Quoting data from WAEC, last August 31, Dr Tilde wrote, “It is with great delight that I announce the tremendous improvement in the performance of the Bauchi state in WAEC under the administration of His Excellency, Senator Bala Mohammed. 

“The result shows a remarkable increase in the percentage of candidates with five credits and above from 37.4 percent in 2019 when His Excellency took the mantle of leadership to 65.5 percent and 68 percent in 2020 and 2021 respectively.

“Simply put, the reform measures that the administration introduced are hitting the target.”

With such attestation, some would say chest-beating, from a strategic participant and undeniable catalyst in the silent revolution sweeping across the broad gamut of the educational sector in Bauchi state, it would not be out of place for the Bala administration to adopt the lawyer’s mantra by simply saying: “We adopt of Dr.woul Tilde’s brief”. But that would do great violence to the tremendous achievements in various other areas of the educational system. For instance, much progress has been recorded in the tertiary education sector such as the renaming and upgrading of the Bauchi State School of Nursing & Midwifery to the Aliko Dangote College of Nursing Sciences and the Aminu Saleh College of Education Azare, which were bold steps designed to bridge the yawning gap in the production of executive and management cadre personnel for the state and elsewhere.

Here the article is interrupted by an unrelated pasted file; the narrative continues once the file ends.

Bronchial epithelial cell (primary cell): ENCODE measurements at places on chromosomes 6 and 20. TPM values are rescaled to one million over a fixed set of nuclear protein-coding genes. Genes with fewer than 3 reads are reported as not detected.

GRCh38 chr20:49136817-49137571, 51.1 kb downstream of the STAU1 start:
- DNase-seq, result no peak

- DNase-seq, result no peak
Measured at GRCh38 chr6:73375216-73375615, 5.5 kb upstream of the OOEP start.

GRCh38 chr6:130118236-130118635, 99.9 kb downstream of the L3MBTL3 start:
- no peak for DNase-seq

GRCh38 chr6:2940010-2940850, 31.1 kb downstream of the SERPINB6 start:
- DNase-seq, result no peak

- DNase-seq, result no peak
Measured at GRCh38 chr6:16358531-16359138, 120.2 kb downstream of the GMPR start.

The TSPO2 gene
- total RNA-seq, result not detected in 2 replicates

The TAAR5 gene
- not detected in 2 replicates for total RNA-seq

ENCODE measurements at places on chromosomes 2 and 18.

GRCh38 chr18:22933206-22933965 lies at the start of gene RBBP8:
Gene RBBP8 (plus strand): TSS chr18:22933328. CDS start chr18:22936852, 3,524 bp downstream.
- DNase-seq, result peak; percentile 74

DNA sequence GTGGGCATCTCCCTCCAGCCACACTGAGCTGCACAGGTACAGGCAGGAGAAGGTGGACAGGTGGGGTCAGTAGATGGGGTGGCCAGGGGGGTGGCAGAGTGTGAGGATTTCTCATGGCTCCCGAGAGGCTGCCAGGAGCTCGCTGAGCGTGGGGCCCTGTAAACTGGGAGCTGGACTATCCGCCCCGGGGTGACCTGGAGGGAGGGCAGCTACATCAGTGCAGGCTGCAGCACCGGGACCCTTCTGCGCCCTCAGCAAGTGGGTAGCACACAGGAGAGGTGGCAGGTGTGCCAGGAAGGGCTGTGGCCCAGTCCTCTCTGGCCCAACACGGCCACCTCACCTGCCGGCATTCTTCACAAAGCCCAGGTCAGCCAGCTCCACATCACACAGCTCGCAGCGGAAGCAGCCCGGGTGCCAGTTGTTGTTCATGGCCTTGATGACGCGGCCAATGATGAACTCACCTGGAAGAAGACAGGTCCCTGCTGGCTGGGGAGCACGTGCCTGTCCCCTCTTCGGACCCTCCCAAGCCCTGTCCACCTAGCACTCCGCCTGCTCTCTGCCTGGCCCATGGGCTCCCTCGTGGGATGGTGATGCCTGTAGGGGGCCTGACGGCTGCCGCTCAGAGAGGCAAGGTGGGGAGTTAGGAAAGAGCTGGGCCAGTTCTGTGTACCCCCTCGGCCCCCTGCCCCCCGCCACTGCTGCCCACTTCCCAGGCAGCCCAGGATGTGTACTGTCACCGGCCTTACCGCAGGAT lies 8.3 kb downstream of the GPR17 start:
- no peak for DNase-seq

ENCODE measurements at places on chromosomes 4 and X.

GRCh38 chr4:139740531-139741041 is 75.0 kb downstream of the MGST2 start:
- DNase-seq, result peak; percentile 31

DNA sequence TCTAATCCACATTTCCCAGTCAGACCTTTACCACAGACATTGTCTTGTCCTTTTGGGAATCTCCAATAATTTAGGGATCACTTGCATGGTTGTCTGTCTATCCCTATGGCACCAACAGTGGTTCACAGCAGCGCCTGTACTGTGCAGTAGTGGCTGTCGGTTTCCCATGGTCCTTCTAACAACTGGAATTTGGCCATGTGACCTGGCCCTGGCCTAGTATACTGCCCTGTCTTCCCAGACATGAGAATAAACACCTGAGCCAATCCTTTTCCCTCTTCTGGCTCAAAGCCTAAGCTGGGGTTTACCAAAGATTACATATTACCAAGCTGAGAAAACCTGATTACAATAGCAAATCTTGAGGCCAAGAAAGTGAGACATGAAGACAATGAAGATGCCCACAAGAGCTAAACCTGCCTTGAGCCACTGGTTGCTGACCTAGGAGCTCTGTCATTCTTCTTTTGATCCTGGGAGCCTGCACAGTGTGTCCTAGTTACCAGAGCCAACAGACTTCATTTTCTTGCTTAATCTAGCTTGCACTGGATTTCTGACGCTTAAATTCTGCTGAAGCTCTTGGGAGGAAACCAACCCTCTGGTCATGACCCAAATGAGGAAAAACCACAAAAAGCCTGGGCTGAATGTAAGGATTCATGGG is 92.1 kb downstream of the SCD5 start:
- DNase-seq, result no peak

Similarly, the government demonstrated great foresight when it established the School of Petroleum and Vocational Studies Alkaleri which is affiliated to the Petroleum University in Warri. By looking ahead, the government  had created a huge opportunity as products of the institution would form the arrowhead of the pioneering workforce of the companies prospecting oil in the Kolmani Oil fields of Bauchi and Gombe states. 

All in all, reelecting Bala Mohammed for a second and final term is the surest bet to consolidate on the gains recorded so far in the first term of the administration.

Prince Taiwo Oyekola Oyerinde, an Abuja-based businessman and policy analyst, is of the Iresa-Adu Royal House, Ogbomosho in Nigeria’s Oyo State.